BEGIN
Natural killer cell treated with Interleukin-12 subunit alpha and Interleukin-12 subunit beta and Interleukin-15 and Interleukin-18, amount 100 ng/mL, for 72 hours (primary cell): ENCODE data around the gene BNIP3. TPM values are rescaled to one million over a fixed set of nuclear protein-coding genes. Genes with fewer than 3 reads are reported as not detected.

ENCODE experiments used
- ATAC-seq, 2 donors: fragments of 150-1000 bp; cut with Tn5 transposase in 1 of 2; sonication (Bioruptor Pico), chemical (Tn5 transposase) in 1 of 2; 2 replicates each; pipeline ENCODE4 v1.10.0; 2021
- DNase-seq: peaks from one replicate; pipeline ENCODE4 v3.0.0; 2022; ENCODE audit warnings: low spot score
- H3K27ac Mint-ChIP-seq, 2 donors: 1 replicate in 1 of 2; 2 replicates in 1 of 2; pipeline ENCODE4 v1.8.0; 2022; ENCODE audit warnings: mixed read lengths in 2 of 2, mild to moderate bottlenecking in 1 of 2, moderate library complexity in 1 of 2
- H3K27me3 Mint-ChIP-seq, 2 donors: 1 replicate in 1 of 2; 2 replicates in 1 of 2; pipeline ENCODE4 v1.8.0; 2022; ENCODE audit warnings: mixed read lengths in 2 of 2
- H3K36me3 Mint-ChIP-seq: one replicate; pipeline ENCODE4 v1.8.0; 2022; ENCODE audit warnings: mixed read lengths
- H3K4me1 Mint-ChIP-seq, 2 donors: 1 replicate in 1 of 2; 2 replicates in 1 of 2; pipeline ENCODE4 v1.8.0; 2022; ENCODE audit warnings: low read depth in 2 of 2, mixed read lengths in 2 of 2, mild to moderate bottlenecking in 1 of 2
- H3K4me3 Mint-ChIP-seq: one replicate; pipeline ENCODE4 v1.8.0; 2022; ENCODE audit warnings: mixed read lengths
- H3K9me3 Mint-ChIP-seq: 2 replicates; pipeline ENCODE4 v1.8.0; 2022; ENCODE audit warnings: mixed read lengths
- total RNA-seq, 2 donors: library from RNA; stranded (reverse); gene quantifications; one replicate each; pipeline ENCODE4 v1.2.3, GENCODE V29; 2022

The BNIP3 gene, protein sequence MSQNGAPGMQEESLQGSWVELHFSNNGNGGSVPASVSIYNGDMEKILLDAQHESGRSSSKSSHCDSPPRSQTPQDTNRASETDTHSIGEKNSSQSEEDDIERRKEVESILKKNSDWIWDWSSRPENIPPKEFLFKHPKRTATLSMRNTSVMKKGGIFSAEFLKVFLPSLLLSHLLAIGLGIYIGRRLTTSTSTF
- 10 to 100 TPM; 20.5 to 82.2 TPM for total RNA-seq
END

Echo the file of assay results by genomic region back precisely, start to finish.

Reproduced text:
Natural killer cell treated with Interleukin-12 subunit alpha and Interleukin-12 subunit beta and Interleukin-15 and Interleukin-18, amount 100 ng/mL, for 72 hours (primary cell): ENCODE data around the gene BNIP3. TPM values are rescaled to one million over a fixed set of nuclear protein-coding genes. Genes with fewer than 3 reads are reported as not detected.

ENCODE experiments used
- ATAC-seq, 2 donors: fragments of 150-1000 bp; cut with Tn5 transposase in 1 of 2; sonication (Bioruptor Pico), chemical (Tn5 transposase) in 1 of 2; 2 replicates each; pipeline ENCODE4 v1.10.0; 2021
- DNase-seq: peaks from one replicate; pipeline ENCODE4 v3.0.0; 2022; ENCODE audit warnings: low spot score
- H3K27ac Mint-ChIP-seq, 2 donors: 1 replicate in 1 of 2; 2 replicates in 1 of 2; pipeline ENCODE4 v1.8.0; 2022; ENCODE audit warnings: mixed read lengths in 2 of 2, mild to moderate bottlenecking in 1 of 2, moderate library complexity in 1 of 2
- H3K27me3 Mint-ChIP-seq, 2 donors: 1 replicate in 1 of 2; 2 replicates in 1 of 2; pipeline ENCODE4 v1.8.0; 2022; ENCODE audit warnings: mixed read lengths in 2 of 2
- H3K36me3 Mint-ChIP-seq: one replicate; pipeline ENCODE4 v1.8.0; 2022; ENCODE audit warnings: mixed read lengths
- H3K4me1 Mint-ChIP-seq, 2 donors: 1 replicate in 1 of 2; 2 replicates in 1 of 2; pipeline ENCODE4 v1.8.0; 2022; ENCODE audit warnings: low read depth in 2 of 2, mixed read lengths in 2 of 2, mild to moderate bottlenecking in 1 of 2
- H3K4me3 Mint-ChIP-seq: one replicate; pipeline ENCODE4 v1.8.0; 2022; ENCODE audit warnings: mixed read lengths
- H3K9me3 Mint-ChIP-seq: 2 replicates; pipeline ENCODE4 v1.8.0; 2022; ENCODE audit warnings: mixed read lengths
- total RNA-seq, 2 donors: library from RNA; stranded (reverse); gene quantifications; one replicate each; pipeline ENCODE4 v1.2.3, GENCODE V29; 2022

The BNIP3 gene, protein sequence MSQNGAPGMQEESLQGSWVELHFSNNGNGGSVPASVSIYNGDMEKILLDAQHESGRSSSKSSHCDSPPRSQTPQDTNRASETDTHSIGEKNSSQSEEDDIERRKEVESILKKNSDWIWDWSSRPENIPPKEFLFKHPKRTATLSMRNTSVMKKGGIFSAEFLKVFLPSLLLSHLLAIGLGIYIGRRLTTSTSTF
- 10 to 100 TPM; 20.5 to 82.2 TPM for total RNA-seq